So if you have a shoulder thing, you probably want to start by addressing your spine.

2. Weak stabilizers (aka postural muscles)

For the reasons I just mentioned above, most of us don’t usually have the best shoulder alignment and because of this we don’t tend to use our arms in the most optimal way possible.

Poor shoulder position + poor usage = weakness in the shoulder stabilizers, particularly the rotator cuff, serratus anterior, low trap and mid trap.

To most people that just sounds like fancy names of small muscles that you can’t see, but here’s why it matters. Those muscles hold your arms in their sockets and keep your shoulder blades on your back.

When they can’t do their job, injuries happen and all the big muscles around the shoulders that should be responsible for big movement, but not so much the minutia of alignment have to take over.

…which brings me to my third point.

3. Tight/over-recruited global (big) muscles 

Here’s the thing about human movement. Just because a muscle is weak or compromised doesn’t mean that you’ll stop moving. Your nervous system will just take a new path to help you complete the movement you are demanding of your body.

So, if you have some weakness in the postural muscles that should be holding your arms in good alignment, it doesn’t mean your arms will stop working. It means the bigger and more dominant muscles like the pecs, lats and rhomboids will take over, which will often feel like stiffness and tightness in the front of the chest, neck and around the shoulders.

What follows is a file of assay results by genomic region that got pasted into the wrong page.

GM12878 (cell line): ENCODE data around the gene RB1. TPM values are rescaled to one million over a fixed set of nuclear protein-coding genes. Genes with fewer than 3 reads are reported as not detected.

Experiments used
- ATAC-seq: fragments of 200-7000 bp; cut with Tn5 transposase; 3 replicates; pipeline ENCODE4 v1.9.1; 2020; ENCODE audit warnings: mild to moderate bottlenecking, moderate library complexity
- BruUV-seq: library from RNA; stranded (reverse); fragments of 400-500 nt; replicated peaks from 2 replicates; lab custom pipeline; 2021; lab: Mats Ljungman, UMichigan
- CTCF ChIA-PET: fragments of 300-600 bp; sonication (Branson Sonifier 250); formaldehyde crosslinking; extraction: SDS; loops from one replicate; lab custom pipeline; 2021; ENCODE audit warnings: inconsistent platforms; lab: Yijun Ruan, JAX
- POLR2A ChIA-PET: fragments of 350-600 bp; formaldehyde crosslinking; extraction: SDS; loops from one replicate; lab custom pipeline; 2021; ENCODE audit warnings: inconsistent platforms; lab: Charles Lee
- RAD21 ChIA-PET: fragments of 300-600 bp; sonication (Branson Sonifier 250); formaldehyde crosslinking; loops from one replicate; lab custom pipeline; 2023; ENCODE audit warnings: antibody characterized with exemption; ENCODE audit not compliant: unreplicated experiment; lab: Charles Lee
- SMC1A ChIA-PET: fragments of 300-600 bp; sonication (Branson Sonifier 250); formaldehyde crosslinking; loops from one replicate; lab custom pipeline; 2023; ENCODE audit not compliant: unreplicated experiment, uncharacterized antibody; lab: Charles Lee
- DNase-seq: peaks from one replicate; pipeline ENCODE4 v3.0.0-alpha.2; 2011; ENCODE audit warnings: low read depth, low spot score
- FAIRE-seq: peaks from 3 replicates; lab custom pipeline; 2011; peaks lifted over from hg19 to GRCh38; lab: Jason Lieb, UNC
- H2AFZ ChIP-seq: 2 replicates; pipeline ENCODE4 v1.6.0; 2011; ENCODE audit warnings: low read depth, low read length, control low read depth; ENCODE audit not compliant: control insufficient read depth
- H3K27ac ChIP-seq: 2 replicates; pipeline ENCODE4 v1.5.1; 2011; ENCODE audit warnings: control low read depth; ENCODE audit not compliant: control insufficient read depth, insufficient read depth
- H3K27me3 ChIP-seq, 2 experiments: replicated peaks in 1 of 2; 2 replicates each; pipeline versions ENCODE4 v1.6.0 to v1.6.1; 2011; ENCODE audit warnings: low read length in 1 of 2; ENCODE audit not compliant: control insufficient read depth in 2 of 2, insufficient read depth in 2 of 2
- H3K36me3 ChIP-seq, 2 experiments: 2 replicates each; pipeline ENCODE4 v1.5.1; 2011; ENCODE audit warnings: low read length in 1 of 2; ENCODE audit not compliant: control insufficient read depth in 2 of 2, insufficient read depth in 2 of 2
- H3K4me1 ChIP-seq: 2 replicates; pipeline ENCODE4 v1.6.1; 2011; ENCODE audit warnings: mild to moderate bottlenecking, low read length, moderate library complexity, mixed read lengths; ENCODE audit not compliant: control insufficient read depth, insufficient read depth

So what can you do about it?

This can get waaaaa-aay complicated, but here’s the short of it.

You want to mobilize the restricted areas and strengthen the weak muscles. This will allow things to move easier, while improving alignment and encouraging stability around the joint.

When you turn on the weak muscles, the big muscles that have already been working too hard have a chance to turn off.

How? Magic! (Just kidding. Your nervous system is just really smart and can moderate the change).

Kelly Rook

Whatever you do, guys, DON’T do Pilates! ‪#‎MenDoPilates‬ ‪#‎Pilates‬

1. Because it would probably be way too easy.

Because it would probably be way too easy.

2. Because who wants to crosstrain like Kobe Bryant?

Because who wants to crosstrain like Kobe Bryant?

3. Or other pro basketballers?

Or other pro basketballers?

4. Ditto rugby players.

Ditto rugby players.

5. Also why would you want to do the same fitness thing as a celebrity?

Also why would you want to do the same fitness thing as a celebrity?

6. There’s literally no way to look tough while doing it.

There's literally no way to look tough while doing it.

7. Or athletic.

Or athletic.

8. Or just cool AF.

Or just cool AF.

9. So boring, right?

So boring, right?

10. Who needs a core that’s ridiculously stable and strong?

Who needs a core that's ridiculously stable and strong?

11. Core strength is ¯\_(ツ)_/¯.

Core strength is ¯\_(ツ)_/¯.

12. Pretty “eh” if you ask me.

Pretty "eh" if you ask me.

13. You can’t even look decently strong while doing it.

You can't even look decently strong while doing it.

14. It’s not a good way to stay in shape while injured.

It's not a good way to stay in shape while injured.

15. It can’t help you stay flexible and loose for other sports.

It can't help you stay flexible and loose for other sports.

16. You can’t just pick up and do it anywhere.

You can't just pick up and do it anywhere.

17. You need a ton of equipment to do any of it.

You need a ton of equipment to do any of it.

19. It doesn’t make for a good father-son bonding activity.

It doesn't make for a good father-son bonding activity.

20. It would get in the way of weight training.

It would get in the way of weight training.

21. And it wouldn’t even be challenging.

And it wouldn't even be challenging.

22. In fact it would be almost TOO easy.

In fact it would be almost TOO easy.